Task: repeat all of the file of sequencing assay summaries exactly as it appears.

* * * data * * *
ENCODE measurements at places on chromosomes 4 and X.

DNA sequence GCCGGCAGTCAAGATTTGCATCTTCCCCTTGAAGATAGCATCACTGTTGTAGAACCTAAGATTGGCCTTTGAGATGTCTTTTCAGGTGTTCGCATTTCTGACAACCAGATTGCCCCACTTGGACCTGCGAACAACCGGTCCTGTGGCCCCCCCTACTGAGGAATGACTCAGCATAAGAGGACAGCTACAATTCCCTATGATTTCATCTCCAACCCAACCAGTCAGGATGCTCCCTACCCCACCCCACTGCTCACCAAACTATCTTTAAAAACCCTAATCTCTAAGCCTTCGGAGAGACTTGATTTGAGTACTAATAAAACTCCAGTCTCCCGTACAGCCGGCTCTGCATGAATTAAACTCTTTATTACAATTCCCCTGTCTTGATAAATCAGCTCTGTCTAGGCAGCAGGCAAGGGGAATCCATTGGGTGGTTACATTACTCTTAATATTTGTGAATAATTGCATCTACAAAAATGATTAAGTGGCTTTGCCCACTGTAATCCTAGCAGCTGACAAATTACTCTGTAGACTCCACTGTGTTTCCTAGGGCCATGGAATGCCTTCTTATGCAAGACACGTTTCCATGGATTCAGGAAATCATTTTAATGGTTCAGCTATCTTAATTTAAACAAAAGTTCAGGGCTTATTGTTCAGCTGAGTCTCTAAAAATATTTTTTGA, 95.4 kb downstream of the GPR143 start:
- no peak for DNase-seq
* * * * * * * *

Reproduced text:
ENCODE measurements at places on chromosomes 4 and X.

DNA sequence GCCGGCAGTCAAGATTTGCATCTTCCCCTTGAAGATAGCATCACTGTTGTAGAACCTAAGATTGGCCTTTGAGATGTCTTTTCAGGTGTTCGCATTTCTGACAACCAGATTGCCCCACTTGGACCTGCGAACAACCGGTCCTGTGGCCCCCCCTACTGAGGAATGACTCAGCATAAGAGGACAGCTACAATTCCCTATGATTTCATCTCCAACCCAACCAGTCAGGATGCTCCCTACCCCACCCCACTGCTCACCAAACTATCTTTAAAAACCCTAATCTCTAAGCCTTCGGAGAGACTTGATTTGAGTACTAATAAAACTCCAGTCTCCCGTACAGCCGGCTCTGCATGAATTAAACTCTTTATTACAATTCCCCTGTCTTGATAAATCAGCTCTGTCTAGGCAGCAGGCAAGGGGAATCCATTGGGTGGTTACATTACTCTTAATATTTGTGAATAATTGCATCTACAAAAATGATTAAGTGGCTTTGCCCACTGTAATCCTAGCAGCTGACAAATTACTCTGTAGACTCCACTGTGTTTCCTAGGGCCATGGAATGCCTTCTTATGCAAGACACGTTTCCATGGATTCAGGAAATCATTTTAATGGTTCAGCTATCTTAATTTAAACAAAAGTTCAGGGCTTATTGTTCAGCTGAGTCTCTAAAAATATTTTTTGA, 95.4 kb downstream of the GPR143 start:
- no peak for DNase-seq